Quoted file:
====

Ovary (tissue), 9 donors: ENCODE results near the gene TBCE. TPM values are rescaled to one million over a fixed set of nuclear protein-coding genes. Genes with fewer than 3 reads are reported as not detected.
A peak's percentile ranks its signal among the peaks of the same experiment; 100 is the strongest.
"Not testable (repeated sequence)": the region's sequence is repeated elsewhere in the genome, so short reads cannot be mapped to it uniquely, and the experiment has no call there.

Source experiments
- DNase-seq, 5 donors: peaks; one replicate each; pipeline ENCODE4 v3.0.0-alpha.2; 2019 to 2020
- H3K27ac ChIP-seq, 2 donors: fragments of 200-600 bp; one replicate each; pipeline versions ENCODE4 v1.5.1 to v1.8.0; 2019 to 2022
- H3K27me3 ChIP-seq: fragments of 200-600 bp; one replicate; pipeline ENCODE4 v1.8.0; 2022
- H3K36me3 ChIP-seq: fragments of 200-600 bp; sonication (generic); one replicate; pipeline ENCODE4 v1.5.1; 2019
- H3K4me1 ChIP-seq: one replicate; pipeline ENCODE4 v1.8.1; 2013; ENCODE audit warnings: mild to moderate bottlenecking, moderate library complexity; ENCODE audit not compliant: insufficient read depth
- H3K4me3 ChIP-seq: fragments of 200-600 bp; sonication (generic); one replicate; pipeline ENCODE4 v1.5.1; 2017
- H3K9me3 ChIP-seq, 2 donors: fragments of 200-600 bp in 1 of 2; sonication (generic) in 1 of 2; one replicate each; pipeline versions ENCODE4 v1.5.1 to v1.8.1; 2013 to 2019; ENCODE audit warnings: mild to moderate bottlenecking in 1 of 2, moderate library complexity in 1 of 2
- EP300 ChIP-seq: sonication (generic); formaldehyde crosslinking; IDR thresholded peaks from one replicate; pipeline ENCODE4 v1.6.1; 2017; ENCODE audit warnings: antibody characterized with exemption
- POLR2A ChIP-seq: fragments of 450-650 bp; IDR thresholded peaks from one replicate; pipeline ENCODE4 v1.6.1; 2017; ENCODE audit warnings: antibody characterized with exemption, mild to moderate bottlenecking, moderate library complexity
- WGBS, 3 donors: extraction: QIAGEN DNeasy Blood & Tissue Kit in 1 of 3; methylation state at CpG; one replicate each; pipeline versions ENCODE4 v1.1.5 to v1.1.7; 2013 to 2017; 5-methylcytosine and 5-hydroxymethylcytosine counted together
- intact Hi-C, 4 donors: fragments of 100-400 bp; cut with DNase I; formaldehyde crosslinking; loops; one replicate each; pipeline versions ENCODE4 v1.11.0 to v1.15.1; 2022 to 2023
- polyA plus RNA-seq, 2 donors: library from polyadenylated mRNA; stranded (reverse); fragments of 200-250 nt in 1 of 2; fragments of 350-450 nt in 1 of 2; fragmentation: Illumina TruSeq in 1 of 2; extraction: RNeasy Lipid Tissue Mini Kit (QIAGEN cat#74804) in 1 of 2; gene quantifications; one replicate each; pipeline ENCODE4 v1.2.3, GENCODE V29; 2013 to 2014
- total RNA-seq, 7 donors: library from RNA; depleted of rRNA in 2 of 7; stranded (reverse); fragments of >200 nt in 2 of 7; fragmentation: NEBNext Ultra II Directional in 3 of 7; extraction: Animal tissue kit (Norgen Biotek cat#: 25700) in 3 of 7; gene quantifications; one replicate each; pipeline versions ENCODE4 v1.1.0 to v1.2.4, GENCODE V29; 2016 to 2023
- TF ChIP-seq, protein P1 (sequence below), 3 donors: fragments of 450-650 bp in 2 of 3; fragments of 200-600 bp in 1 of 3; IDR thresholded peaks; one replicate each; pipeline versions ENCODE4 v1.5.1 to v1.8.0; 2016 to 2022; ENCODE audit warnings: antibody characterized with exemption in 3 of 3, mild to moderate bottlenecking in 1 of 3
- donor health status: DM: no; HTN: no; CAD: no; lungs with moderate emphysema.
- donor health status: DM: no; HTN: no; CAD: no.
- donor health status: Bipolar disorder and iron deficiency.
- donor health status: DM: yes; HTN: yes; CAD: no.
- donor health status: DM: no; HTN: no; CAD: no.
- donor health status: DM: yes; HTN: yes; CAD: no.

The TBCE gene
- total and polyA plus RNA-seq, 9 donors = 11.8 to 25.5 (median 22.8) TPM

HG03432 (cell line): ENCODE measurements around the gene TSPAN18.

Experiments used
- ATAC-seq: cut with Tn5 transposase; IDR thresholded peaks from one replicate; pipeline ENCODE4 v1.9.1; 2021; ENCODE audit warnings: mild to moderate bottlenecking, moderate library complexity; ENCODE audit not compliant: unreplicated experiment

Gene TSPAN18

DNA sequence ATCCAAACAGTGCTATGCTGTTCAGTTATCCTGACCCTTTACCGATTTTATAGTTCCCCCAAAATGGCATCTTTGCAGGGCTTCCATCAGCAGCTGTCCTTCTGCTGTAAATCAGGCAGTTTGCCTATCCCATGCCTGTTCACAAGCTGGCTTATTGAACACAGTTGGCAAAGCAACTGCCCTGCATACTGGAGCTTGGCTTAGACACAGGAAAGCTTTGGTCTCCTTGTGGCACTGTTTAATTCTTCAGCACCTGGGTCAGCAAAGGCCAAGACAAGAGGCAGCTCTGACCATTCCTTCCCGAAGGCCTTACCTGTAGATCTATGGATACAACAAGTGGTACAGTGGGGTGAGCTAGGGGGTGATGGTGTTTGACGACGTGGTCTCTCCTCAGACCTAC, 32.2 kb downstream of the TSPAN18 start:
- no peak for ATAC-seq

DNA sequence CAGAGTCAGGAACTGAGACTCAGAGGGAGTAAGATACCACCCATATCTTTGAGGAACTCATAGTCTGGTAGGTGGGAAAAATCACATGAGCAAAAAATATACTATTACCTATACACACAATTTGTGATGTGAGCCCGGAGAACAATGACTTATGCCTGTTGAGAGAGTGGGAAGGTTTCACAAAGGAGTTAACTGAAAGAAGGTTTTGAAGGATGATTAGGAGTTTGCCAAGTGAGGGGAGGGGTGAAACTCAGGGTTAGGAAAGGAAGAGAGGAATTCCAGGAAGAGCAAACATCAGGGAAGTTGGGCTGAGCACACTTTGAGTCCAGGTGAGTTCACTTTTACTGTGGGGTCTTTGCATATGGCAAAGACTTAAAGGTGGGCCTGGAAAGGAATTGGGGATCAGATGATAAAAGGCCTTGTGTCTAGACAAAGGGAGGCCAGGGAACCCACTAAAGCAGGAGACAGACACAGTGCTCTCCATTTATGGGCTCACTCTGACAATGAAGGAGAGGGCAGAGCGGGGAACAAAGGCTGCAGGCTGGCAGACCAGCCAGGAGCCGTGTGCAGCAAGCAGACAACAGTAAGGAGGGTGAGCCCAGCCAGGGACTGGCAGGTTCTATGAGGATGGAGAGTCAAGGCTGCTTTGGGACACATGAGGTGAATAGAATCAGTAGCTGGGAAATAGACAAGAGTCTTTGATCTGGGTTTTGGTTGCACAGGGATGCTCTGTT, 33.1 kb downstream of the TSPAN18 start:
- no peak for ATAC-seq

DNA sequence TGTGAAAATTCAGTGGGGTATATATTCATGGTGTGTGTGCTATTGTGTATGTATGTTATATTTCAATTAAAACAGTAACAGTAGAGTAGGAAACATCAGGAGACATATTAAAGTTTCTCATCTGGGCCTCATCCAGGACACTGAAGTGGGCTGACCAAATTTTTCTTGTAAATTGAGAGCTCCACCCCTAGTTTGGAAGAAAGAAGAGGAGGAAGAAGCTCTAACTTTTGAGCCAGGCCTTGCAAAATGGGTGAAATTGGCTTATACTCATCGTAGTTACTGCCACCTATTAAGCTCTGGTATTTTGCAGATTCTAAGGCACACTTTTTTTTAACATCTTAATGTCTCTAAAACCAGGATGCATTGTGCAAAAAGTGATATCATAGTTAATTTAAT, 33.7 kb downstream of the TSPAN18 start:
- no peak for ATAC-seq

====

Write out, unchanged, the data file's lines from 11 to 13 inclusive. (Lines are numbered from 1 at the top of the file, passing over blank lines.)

- H3K9me3 ChIP-seq, 2 donors: fragments of 200-600 bp in 1 of 2; sonication (generic) in 1 of 2; one replicate each; pipeline versions ENCODE4 v1.5.1 to v1.8.1; 2013 to 2019; ENCODE audit warnings: mild to moderate bottlenecking in 1 of 2, moderate library complexity in 1 of 2
- EP300 ChIP-seq: sonication (generic); formaldehyde crosslinking; IDR thresholded peaks from one replicate; pipeline ENCODE4 v1.6.1; 2017; ENCODE audit warnings: antibody characterized with exemption
- POLR2A ChIP-seq: fragments of 450-650 bp; IDR thresholded peaks from one replicate; pipeline ENCODE4 v1.6.1; 2017; ENCODE audit warnings: antibody characterized with exemption, mild to moderate bottlenecking, moderate library complexity